AUCTION UPDATE: Restituted masterpiece by Camille Pissarro, Boulevard Montmartre, Matinee de Printemps sells For £19.9/$32.1 million – almost 5 times the previous auction record.

A postcard showing the Boulevard Montmartre seen from the Grand Hôtel de la Russie.

LONDON - The scope and variety of the Boulevard Montmartre series – of which Boulevard Montmartre, matinée de printemps is an exquisite example – reveal Pissarro’s systematic exploration of a series of views of the same subject. For an artist who throughout his earlier career was primarily celebrated as a painter of rural life rather than the urban environment, the Boulevard Montmartre series confirms his position as the preeminent painter of the city.

Property from the Collection of Max Silberberg, Camille Pissarro’s Boulevard Montmartre, matinée de printemps, 1897. Estimate £7,000,000–10,000,000.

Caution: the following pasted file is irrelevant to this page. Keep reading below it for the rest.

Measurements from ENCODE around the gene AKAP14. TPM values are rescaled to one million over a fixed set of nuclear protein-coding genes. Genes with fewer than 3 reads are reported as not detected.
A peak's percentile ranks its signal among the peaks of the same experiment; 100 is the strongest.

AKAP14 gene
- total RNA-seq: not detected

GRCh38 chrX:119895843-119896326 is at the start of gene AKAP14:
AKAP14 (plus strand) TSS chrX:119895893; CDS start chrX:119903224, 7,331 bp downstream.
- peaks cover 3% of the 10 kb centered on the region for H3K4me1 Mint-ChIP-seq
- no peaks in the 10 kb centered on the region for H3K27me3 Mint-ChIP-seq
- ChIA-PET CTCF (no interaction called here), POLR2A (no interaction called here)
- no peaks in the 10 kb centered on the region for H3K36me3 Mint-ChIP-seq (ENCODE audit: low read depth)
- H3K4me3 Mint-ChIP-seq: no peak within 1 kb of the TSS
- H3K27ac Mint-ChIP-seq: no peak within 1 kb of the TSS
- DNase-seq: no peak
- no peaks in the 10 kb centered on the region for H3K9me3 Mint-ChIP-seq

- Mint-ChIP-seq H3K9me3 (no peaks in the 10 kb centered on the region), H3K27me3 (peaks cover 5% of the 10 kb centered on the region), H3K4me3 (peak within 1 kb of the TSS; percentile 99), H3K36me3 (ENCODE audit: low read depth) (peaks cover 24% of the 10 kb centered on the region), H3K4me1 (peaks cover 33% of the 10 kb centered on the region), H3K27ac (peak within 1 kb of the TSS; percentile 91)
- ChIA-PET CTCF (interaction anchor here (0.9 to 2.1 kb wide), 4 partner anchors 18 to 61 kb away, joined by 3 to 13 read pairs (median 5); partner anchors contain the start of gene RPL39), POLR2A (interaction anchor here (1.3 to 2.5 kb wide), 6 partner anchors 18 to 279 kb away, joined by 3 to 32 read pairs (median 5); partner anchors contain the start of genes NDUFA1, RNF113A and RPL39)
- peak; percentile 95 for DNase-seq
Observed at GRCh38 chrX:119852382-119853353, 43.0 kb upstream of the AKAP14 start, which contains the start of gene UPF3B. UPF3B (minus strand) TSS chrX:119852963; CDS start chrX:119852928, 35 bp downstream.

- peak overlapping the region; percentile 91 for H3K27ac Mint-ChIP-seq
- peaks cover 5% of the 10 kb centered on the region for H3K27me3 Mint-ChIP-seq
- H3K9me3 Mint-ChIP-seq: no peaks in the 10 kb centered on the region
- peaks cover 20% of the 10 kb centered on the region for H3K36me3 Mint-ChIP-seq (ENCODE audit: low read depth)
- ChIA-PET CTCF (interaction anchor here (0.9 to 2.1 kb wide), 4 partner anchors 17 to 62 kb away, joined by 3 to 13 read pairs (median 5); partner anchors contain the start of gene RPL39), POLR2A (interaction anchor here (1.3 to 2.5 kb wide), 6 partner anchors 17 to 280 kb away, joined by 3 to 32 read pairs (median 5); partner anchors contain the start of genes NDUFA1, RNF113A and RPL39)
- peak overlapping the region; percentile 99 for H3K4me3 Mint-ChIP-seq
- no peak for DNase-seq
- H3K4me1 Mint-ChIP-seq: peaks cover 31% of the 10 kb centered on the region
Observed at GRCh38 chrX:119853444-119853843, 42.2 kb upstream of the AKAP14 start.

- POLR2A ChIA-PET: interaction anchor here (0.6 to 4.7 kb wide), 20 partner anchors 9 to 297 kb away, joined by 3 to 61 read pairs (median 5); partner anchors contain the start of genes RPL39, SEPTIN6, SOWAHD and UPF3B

Boulevard Montmartre, matinée de printemps was once in the collection of Max Silberberg (1878–1942), an industrialist based in Breslau and the owner of one of the finest pre-war collections of 19th and 20th century art in Germany. Alongside examples of French Impressionism by Manet, Monet, Renoir and Sisley, Silberberg also collected masterpieces of Realism and Post-Impressionism including works by Delacroix and Courbet, together with paintings by Cézanne and van Gogh. In the 1930s Silberberg was forced by the Nazi authorities to consign most of his collection, including this work, to a series of auctions. Boulevard Montmartre, matinée de printemps was subsequently acquired by John and Frances L. Loeb, supporters of Jewish and cultural charitable organisations. In 1985, the Loebs promised the painting to The Israel Museum, Jerusalem, in honour of its founder Teddy Kollek on the occasion of its 20th Anniversary, and bequeathed it to The Israel Museum in 1997 through the American Friends of The Israel Museum. In 2000 the museum returned the work to the heir of Max Silberberg, who – as a gesture of appreciation for the museum’s exemplary efforts on her behalf – allowed it to remain on public display until her death in 2013.